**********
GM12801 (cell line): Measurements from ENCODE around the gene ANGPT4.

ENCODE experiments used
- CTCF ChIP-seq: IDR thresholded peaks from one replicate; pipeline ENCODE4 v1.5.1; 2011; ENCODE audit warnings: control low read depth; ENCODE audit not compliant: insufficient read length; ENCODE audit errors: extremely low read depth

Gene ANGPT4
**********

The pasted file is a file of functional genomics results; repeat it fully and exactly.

GM12801 (cell line): Measurements from ENCODE around the gene ANGPT4.

ENCODE experiments used
- CTCF ChIP-seq: IDR thresholded peaks from one replicate; pipeline ENCODE4 v1.5.1; 2011; ENCODE audit warnings: control low read depth; ENCODE audit not compliant: insufficient read length; ENCODE audit errors: extremely low read depth

Gene ANGPT4